Mt. Vernon Adds Peach Brandy To Rye. Sells Rye for $25K at Auction

George Washington was not only the first President, "Father of our Country" and hero of the American Revolution, he was also a passionate distiller of rye whiskey and brandy.

At a reconstructed distillery [pictured] at Washington's estate, Mt. Vernon, now a National Park Service museum in Northern Va., there has been an effort to recreate both the rye and peach brandy that Washington made, sold, consumed, served and gifted to common folk as well as luminaries of his day.

Last summer, Mt. Vernon sold a limited edition of 470 bottles of the recreated rye whiskey. The bottles sold out in two hours at $85 each. And earlier this month, bottles #1 and #2 sold as a pair at auction for $25,000 to, ironically, an anonymous U.K. buyer.

But this month saw industry craftsman and leaders gather at Mt. Vernon to see if they could recreate a peach brandy that was as close to Washington's own recipe as they think possible. There is no written recipe for Washington's brandy, but the hope is that by distilling it in a still that is a close replica of the first President's and from juice from the local peaches Washington would have used, the "spirit" of the brandy will be close to what it was 240 years ago.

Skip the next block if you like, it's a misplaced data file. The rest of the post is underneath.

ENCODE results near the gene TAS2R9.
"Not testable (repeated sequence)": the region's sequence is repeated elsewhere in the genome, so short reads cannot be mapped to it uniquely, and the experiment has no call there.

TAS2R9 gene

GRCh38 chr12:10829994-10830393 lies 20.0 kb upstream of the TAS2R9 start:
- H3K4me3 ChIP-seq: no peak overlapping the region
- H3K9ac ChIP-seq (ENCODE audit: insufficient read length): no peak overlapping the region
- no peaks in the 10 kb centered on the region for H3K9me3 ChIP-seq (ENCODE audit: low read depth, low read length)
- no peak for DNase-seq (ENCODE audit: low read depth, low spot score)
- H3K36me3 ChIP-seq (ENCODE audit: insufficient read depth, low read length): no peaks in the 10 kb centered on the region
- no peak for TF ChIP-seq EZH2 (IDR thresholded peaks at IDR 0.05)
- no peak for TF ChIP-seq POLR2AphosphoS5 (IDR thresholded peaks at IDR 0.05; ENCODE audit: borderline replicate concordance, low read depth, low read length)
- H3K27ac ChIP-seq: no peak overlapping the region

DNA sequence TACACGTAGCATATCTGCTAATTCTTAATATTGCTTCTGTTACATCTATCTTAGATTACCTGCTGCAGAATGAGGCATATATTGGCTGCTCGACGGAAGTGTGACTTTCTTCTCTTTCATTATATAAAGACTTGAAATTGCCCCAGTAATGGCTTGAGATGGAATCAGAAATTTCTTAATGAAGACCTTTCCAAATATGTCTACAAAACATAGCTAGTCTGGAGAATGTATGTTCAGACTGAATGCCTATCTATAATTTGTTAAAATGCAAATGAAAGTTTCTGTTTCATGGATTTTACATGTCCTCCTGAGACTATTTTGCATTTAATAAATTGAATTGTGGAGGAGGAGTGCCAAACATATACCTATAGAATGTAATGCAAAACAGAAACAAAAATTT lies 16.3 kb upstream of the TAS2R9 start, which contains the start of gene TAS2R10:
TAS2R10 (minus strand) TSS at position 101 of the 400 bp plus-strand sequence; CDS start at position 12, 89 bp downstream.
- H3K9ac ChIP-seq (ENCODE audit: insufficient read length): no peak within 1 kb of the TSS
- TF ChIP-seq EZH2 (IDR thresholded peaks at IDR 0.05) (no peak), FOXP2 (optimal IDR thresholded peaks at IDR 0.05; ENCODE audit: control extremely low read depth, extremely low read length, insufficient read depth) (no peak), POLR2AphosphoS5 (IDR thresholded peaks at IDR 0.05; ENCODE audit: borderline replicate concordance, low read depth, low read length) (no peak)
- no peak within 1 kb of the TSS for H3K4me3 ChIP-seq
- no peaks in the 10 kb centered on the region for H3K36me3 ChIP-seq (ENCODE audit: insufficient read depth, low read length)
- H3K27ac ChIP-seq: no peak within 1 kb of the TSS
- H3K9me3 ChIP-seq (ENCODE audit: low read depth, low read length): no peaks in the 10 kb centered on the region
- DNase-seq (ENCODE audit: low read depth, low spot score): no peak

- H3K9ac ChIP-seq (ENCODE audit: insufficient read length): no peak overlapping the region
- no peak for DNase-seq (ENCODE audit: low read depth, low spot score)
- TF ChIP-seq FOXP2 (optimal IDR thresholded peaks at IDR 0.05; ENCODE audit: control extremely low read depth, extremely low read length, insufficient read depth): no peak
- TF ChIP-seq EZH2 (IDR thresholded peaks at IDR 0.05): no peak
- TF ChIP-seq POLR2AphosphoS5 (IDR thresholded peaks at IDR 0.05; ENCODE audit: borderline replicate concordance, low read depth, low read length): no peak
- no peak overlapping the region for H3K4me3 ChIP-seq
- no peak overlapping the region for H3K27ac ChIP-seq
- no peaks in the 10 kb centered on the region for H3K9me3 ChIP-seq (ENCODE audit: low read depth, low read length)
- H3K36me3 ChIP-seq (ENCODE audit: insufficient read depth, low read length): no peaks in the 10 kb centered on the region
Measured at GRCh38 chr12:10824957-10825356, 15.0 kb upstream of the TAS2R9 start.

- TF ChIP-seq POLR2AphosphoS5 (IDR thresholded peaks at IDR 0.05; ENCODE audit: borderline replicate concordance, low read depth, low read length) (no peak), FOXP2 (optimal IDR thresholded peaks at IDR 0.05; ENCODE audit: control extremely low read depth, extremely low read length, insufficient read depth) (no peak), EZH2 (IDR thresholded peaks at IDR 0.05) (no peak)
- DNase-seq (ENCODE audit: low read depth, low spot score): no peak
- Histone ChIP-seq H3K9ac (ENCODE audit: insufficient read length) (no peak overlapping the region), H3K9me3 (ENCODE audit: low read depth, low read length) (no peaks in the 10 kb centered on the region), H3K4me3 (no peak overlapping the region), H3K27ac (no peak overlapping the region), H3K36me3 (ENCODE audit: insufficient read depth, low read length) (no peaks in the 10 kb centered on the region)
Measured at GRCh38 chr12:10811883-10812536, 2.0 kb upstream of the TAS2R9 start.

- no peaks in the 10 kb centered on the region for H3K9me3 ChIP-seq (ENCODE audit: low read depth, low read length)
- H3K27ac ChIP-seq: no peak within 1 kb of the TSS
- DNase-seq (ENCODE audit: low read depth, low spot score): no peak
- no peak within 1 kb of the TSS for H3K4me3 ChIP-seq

The crew at Mt. Vernon used the same process that would have been used in Washington's day: keeping fires going to heat the liquid and transferring it by buckets instead of modern pumps. They began with 300 gallons of peach juice on Tuesday Oct. 5 and finished the next day with about 60 gallons of peach brandy that they will age in oak barrels. Selling the relatively small amount of brandy is still uncertain, but some of it will likely hit the auction block to benefit the museum.

The year Washington died, in 1799, his estate produced some 11,000 gallons of Rye. The plantation account book also shows that, earlier the same year, he had 60 gallons of peach brandy and 67 gallons of apple brandy sent to his main house from the distillery.

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